Protecting marriage, a costly affair

Tatiana Gee

During the last election season, California’s Proposition 8 stole the spotlight and took center stage.

After an intense battle on both sides, the Yes on 8 campaign eventually prevailed. Now, John Marcotte is pulling somewhat of a media stunt, in the best way possible.

Safe-keeping the sanctity of marriage was the whole purpose of Proposition 8, to protect traditional marriage and to protect the children. Marcotte doesn’t think proposition 8 went far enough, saying ” Prop 8 wasn’t about gay marriage, it was about protecting marriage in general.” He decided to take it one step further. On September 1st, 2009, Marcotte filed paper work to get his cause on the next ballot. His cause? Banning divorce in California.

When he began his journey he says that he very quickly put it all together, including a website, t-shirts, and volunteers.” I didn’t start with any realistic goal, and I didn’t predict all the media attention, but now it has turned into a small movement”. His website, www.rescuemarriage.org, was put up in only a few hours. The website displayed their purpose, which he says they basically copied off of the Yes on 8 website. In the beginning, I asked him if he was being serious. He sarcastically replied, “people always ask me that, but all I’m trying to do is protect our marriages and our children, the way the Bible wants us to.” The campaign to get it on the ballot is so far going very well, having tens of thousands of petitions handed out. The deadline for the signatures is nearly approaching. By March 22nd, he will need 700,000 legal signatures, which is about 1,000,000 signatures in total. Marcotte thinks that getting this on the ballot would be great for California, and that it would “define morality for the second time in California. We will be the most morally upright state in the union.”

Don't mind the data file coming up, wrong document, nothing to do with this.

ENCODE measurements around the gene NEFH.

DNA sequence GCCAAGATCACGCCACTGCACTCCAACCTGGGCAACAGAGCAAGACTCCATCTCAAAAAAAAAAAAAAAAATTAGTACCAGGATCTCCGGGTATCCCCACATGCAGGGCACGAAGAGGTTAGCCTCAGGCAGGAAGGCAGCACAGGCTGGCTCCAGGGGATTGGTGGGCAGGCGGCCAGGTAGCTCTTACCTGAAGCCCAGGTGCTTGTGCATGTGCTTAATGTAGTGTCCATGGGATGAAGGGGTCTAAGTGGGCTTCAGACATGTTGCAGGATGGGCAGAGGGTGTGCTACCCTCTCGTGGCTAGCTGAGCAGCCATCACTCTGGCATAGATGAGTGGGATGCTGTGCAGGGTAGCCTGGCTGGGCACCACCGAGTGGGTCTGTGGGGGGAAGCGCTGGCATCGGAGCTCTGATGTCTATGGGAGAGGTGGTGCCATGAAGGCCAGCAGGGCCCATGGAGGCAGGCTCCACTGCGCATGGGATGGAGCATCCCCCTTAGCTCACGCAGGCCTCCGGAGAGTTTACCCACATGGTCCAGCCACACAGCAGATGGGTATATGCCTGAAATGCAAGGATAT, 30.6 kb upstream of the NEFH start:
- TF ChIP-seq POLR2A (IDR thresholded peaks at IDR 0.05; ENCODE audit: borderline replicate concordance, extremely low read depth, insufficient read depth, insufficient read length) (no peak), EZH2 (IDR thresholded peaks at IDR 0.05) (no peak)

I think that what Marcotte is doing is hilariously effective. Obviously being a tongue-in-cheek publicity stunt, he is grabbing attention from the left and the right, having supporters and haters on both ends. Because of this he believes he has a very middle of the road ideology. If the Proposition does get on the ballot then Marcotte and his supporters believe it should be a landslide. His Proposition has the same standards that the Yes on 8 campaign had, so if he has all those votes, plus the people on the left that support him, they all believe they should win no problem.

When speaking with him, you almost get convinced and pulled into the idea that he really does want to ban divorce. No matter what his responses to me was, the truth is obvious. He is trying to point out how hypocritical banning gay marriage is. He is using their same morals and same strategies against them, and pinning them into a corner. If the people that voted Yes on 8 don’t vote for this then, they are being complete hypocrites. Marcotte made the excellent point of saying that gays are not held responsible for all marriages, seeing as such a few amount actually do/did get married compared to straight couples. Making them take the fall is completely unjust, and we should all take responsibility and share the burden, if we even really want to repair marriage as we say we do.

Marcotte was once called the poster child for ballot abuse, but he does not see it that way. He believes that his idea is the most pure of the bunch. All the workers are volunteers, they do not take money handouts from any religious organizations or companies of any sort, and there is no money being pumped in.

The campaign is all based online, and so are majority of the volunteers and such. There are t-shirt sales and donations as well.

I think that Marcotte is a media genius. His idea is branching out more and more, and I hope he succeeds with getting it on the ballot. He proves many good points, and I think that he has a good faith with his cause. Marcotte knows he has come far, farther then he ever did imagine, saying, “Got to tell yeah, its been one heck of a ride “, and I hope he succeeds with getting his message out.

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